Our universe is about 13.8 billion years old, and the observable bubble of that cosmos has a diameter of about 93 billion light-years across. And we all know the famous maxim from Albert Einstein’s special theory of relativity: nothing can travel faster than light.
Taken together, this presents us with a perplexing riddle about the nature of the cosmos itself: How can the universe get so mind-bogglingly big in such a short amount of time?
What Does "Faster Than Light" Mean?
There are two ways to answer this question. The two ways are perfectly equivalent mathematically, but one or the other might make more sense to you.
Einstein’s Special Theory of Relativity
The first way is to point out that Einstein’s special theory of relativity is a local theory of physics. It tells you that if a rocket were to blast off in front of your face, you will never, ever record its speed as going faster than light.
The very concept of “speed” is only something that you can measure nearby your current position. Special relativity is absolutely silent about the behavior of objects on the far side of the universe – concepts like the speed of light limit simply don’t apply to them, because they’re too far away and special relativity no longer applies.
Einstein’s Theory of General Relativity
To grapple with distant objects, you have to employ a broader, more general theory, like Einstein's theory of general relativity, which describes how gravity influences the fabric of space-time.
In other words, the most distant galaxies can apparently go faster than the speed of light because, essentially, the universe doesn’t have to care about the speed of light.
Read More: Will Humans Ever Go Faster Than Light?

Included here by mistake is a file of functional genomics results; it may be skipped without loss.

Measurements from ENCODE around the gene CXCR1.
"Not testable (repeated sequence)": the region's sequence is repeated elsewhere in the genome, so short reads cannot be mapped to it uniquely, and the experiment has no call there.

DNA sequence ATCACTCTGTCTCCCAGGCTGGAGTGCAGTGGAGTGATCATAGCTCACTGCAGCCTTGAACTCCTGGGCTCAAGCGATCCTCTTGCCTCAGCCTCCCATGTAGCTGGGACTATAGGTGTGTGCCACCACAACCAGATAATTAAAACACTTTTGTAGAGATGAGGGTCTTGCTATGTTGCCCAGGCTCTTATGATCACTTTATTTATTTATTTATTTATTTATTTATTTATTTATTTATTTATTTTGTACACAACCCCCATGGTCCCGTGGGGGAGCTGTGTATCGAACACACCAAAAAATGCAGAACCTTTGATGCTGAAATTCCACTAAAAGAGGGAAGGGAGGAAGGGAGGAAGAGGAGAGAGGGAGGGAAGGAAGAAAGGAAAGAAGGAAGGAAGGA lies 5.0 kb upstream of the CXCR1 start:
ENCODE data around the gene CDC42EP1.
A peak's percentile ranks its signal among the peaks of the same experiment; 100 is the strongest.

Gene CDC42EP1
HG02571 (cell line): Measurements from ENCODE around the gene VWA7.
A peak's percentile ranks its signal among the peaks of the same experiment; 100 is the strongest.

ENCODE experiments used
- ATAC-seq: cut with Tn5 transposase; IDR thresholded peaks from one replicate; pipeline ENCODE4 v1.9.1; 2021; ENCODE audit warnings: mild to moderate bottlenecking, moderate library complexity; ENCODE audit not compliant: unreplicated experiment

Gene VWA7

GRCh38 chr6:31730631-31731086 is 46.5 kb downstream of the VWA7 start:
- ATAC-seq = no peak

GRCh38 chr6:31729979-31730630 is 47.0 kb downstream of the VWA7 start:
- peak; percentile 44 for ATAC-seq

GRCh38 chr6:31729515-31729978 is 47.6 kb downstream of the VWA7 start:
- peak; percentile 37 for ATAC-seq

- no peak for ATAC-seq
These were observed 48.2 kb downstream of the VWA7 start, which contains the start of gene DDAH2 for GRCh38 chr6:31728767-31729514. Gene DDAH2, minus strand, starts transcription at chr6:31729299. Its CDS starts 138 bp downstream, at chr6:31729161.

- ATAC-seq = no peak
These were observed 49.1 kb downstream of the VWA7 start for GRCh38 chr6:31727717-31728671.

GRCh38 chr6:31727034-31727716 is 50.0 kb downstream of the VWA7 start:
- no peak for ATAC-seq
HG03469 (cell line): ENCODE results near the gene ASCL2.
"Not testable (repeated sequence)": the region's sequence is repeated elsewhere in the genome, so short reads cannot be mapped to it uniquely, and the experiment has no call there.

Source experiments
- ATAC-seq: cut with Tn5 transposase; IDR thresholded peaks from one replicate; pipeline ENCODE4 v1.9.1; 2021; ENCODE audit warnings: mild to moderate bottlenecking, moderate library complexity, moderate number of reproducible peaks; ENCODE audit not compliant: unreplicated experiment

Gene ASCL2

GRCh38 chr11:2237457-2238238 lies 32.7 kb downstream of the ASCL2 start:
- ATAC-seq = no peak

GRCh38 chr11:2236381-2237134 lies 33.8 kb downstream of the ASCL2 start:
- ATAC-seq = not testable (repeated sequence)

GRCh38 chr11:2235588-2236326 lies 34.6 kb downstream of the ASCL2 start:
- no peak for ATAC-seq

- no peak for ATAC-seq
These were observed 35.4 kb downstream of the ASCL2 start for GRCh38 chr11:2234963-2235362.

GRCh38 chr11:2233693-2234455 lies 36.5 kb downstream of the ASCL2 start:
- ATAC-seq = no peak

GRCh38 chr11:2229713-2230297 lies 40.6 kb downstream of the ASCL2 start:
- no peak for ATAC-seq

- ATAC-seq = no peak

An Expanding Universe
And it’s in general relativity that we get our second way to solve the riddle. According to this model, which is how we currently understand the cosmos, we live in an expanding universe. Every day, our cosmos gets bigger and bigger, with the average distance between galaxies always getting larger.
So far, so good, right? But that expansion isn’t caused by galaxies moving in the universe, but rather the space between the galaxies expanding. If you were to attach an accelerometer to every galaxy, they would register zero movements (except for small, local motions here and there.)
Locally, no galaxy is moving. But the space between them is. So there are no restrictions here based on the speed of light because they’re literally not moving. There’s no limit to how quickly space can expand (because “expanding” isn’t a motion as far as relativity is concerned) and so the universe can grow as quickly as it pleases.
How Big Is the Observable Universe?
Essentially, the universe is so big because it can expand faster than light. In fact, it’s doing so today. We measure the present-day expansion rate of the universe with something called the Hubble constant, which is around 68 kilometers per second per megaparsec.
That means for every megaparsec in distance you get away from the Milky Way, the universe’s expansion speed will increase by 68 km/s. A galaxy two megaparsecs away appears to recede at 136 km/s, a galaxy ten megaparsecs away will recede at 680 km/s, and so on.
Read More: How Did the Universe Begin?
The Hubble constant guarantees that once you reach a certain distance — about 13 billion light-years (a distance known as the Hubble radius) — galaxies will appear to move away from us faster than light.
The same would be true if you and I were to stand on opposite ends of a stretchy rubber band. As long as the rubber band didn’t break, as long as the stretching maintained a constant speed, at some point we would appear to be moving away from each other faster than light. (And yet, once again to emphasize this point, if we were to draw an “X” at our feet, we wouldn’t have moved away from those spots).
The light from galaxies beyond the Hubble radius was released billions of years ago and is only just now reaching the Earth. We calculate where these galaxies are right now based on our understanding of cosmology, and that’s how we’re able to estimate the size of the universe. The fact that they appeared to move faster than light means that any light that they send now will never reach us — because that light will not be able to overcome the expansion of the universe.
Since most of the universe is beyond the Hubble radius, all those galaxies are forever out of reach. As time goes on, those galaxies will, one by one, disappear entirely from view. Not through any cheating of the laws of physics, but through simple (and inevitable) stretching.